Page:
Rather, we believe that the strength of a brand is its inability to be defined. Good branding taps into people’s emotions. It can make you laugh or cry, smile or frown, nod in approval or shake your head in disgust. Compelling brands, like compelling people, are opinionated. They have distinct personalities that give context to the products that they make and the services that they offer. Everything that a company says and does helps to define its brand, yet its brand defines everything that it says and does. To try to isolate and place a dollar value on a company’s brand is like trying to decide what percentage of a salesman’s income is due exclusively to his charming personality.
A brand’s value is reflected in a company’s long term success, not in its yearly productivity, and no company understands this better right now than GE. As the manufacturers largely of heavy industrial equipment, the company has seen little perceived need for a consumer-facing brand in the past. Yet over the past few years, and under new leadership, General Electric has invested heavily in positioning themselves as an eco-friendly corporation whose focus is on safe and responsible innovations that improve people’s lives. At face value this strategy makes little sense; GE has a consumer product division where they make refrigerators and microwaves, yet all of GE’s consumer facing advertising is talking about wind power, water desalination, and recycling. GE’s profit margins and revenues have remained relatively consistent, showcasing very little return on their massive branding investment, however what GE’s management knows, it that the real value of this program may not be seen for many years to come, and its success may not be instantly apparent.
GE has embarked on an effort to streamline who they are in the public consciousness, and they understand that it isn’t going to increase sales today, tomorrow, or even the day after that. Five years ago, the GE brand stood for something completely different in every industry they were involved in, but today, their ‘Ecomagination’ brand positioning is defining who the company is as a whole. If you believe the hype, GE is out to save the world, and even if you don’t, you still might perceive that GE oven to be slightly more environmentally friendly than its competitors. Is this brand worth $50.3 Billion as Interbrand says it is? Maybe. Or maybe its real value is that people smile a bit more than they used to when they think of the company. Maybe GE’s brand’s value is that ‘Ecomagination’ feels like just the thing we need right now, and only time will tell what that is really worth.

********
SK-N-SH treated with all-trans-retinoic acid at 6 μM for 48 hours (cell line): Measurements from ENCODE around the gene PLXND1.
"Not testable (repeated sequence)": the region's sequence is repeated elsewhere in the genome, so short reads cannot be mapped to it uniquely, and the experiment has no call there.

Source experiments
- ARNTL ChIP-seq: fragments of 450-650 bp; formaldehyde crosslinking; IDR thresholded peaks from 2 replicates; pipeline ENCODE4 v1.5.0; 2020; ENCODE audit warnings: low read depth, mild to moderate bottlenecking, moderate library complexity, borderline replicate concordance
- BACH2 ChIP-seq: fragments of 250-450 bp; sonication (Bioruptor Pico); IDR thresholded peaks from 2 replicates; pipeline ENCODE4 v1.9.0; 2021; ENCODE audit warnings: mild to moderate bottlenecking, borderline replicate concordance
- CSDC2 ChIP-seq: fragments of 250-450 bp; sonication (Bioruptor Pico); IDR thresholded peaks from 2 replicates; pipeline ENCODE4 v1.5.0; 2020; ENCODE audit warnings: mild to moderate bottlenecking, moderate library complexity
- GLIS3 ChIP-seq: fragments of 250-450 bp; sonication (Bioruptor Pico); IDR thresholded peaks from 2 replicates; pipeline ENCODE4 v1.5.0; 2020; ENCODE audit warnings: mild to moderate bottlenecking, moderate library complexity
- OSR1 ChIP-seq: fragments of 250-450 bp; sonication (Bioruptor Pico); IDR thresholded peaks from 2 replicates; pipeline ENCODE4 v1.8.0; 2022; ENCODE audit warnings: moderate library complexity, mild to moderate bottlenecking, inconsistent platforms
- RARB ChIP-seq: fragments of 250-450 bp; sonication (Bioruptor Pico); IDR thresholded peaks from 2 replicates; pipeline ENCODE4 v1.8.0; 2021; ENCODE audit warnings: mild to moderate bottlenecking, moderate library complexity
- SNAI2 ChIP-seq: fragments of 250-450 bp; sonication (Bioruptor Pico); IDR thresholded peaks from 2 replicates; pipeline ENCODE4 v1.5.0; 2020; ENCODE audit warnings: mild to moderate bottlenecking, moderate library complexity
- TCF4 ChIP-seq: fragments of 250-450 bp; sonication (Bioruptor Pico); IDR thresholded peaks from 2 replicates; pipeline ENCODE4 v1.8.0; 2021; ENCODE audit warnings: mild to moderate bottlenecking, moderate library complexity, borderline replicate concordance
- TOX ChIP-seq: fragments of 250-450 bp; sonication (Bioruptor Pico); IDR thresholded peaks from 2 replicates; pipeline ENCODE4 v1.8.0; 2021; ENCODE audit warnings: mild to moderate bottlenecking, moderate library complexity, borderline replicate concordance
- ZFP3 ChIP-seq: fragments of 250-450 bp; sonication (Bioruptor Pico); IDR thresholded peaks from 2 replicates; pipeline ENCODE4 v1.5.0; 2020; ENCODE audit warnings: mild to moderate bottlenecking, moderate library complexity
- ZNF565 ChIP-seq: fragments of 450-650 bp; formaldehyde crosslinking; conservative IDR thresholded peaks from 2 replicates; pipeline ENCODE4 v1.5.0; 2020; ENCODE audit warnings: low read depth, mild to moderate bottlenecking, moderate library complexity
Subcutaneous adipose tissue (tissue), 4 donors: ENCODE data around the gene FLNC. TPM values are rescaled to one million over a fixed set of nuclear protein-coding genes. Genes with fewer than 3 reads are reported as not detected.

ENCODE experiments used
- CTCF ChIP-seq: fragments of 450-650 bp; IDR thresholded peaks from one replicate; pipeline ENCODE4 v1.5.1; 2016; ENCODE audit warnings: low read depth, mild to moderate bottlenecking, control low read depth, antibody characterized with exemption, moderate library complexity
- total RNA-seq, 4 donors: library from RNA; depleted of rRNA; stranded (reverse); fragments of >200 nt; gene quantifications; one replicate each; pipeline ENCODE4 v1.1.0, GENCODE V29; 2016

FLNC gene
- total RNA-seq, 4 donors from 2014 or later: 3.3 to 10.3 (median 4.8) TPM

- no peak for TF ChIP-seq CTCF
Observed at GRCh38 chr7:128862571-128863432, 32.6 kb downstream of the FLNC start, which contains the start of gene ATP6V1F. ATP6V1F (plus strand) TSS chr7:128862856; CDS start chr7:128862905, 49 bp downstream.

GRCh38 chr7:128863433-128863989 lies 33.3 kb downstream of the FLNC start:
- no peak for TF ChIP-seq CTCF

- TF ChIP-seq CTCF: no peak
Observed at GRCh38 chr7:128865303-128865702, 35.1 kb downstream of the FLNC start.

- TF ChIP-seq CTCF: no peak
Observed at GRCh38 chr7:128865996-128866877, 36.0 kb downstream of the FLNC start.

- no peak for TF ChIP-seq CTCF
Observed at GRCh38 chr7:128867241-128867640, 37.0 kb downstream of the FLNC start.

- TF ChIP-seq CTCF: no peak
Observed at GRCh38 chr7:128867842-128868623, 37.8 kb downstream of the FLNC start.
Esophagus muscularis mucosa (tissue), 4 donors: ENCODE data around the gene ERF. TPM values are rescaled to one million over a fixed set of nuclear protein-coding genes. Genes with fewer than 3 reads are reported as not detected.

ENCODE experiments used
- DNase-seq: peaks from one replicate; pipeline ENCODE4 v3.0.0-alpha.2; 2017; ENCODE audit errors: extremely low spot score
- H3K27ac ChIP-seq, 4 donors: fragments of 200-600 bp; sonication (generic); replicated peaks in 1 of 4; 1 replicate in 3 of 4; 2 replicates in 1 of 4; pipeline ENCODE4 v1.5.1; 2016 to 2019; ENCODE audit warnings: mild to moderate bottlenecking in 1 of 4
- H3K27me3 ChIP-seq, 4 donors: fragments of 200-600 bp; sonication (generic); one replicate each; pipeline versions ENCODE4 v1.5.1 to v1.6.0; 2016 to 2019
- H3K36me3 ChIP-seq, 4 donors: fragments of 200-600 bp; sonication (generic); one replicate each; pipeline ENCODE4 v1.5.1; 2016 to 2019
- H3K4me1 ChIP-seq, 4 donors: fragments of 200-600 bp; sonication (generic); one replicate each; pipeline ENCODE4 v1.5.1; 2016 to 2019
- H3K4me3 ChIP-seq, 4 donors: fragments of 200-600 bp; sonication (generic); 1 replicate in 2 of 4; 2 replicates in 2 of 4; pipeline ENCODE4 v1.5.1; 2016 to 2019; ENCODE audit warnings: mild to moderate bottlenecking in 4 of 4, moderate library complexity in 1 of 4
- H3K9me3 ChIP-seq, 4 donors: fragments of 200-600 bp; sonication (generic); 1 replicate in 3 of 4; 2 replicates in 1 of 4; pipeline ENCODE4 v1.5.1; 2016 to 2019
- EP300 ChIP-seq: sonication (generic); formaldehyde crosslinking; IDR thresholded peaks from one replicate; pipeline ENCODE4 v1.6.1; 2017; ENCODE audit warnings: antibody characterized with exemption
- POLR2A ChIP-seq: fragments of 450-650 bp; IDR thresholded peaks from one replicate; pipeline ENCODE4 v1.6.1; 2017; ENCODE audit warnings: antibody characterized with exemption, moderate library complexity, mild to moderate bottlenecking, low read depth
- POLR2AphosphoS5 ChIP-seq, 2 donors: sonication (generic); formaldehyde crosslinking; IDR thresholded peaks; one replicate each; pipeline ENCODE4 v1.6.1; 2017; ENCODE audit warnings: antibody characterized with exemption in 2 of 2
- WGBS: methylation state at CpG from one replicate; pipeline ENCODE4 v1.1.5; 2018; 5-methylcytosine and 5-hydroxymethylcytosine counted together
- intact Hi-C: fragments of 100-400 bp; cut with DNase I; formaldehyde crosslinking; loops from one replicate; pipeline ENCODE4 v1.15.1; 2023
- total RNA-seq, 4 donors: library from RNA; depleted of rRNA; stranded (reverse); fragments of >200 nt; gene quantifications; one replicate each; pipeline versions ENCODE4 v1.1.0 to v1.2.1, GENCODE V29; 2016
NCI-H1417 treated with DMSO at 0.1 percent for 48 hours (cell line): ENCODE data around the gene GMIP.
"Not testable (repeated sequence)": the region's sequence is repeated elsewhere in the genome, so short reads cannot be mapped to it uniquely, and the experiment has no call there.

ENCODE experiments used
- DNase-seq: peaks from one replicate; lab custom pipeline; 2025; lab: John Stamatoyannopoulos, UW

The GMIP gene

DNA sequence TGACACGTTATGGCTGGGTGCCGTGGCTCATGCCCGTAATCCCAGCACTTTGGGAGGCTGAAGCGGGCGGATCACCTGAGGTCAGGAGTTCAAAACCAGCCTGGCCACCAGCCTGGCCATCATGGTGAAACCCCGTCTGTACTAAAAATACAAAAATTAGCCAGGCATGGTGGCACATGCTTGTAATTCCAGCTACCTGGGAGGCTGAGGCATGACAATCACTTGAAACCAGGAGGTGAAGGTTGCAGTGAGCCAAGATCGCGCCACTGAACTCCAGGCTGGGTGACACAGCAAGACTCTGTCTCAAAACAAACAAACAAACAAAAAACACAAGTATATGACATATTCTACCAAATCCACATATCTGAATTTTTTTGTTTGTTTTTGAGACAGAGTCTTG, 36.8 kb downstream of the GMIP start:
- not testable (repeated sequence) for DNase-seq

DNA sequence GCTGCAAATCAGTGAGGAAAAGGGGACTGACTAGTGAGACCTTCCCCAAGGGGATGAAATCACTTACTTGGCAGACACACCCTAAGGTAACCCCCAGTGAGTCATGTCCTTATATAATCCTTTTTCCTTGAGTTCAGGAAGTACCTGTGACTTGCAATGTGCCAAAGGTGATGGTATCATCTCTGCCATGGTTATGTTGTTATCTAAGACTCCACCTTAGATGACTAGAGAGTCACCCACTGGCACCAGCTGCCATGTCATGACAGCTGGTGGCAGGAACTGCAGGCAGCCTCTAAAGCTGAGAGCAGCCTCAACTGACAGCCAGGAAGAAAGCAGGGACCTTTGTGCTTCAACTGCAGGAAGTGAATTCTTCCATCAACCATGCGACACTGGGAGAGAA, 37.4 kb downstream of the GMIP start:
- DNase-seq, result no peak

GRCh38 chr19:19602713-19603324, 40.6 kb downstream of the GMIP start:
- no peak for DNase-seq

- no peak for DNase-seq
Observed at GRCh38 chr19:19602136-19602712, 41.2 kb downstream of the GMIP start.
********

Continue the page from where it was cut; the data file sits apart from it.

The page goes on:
We encourage our clients to put down the spreadsheet themselves, and try to fundamentally understand how and why their brands are helping or hurting their businesses. It’s always tempting to spend a little less on printing, or packaging, or plastics, or pop up displays, and such acts can even be rewarded by increased short-term profit margins and happy shareholders. But ask yourselves, what will those decisions do to your long-term brand value? By committing yourself to a lower standard of quality, what type of message does that send about your company? If your profits drop steadily for the next two years, will you connect that decision with those results? And if you are willing to accept a lower standard of quality in one aspect of your business, what is stopping your customers from assuming that you are willing to accept a lower standard of quality in all aspects of your business?
In meeting with new clients, we often express the need to craft an identity for the company that is unique to their market perspective, but in many ways, branding is as much about commitment as it is about strategy and creativity. We urge you to have the courage to allow your brand to affect change over the long term, without succumbing to the desire to justify every penny spent along the way. Look past quarterly and yearly profits, and ignore the naysayers and disgruntled traditionalists because ultimately, the real validation of a brand’s value is not expressed in a chart or graph, but in the growth of a thriving business with happy, loyal customers.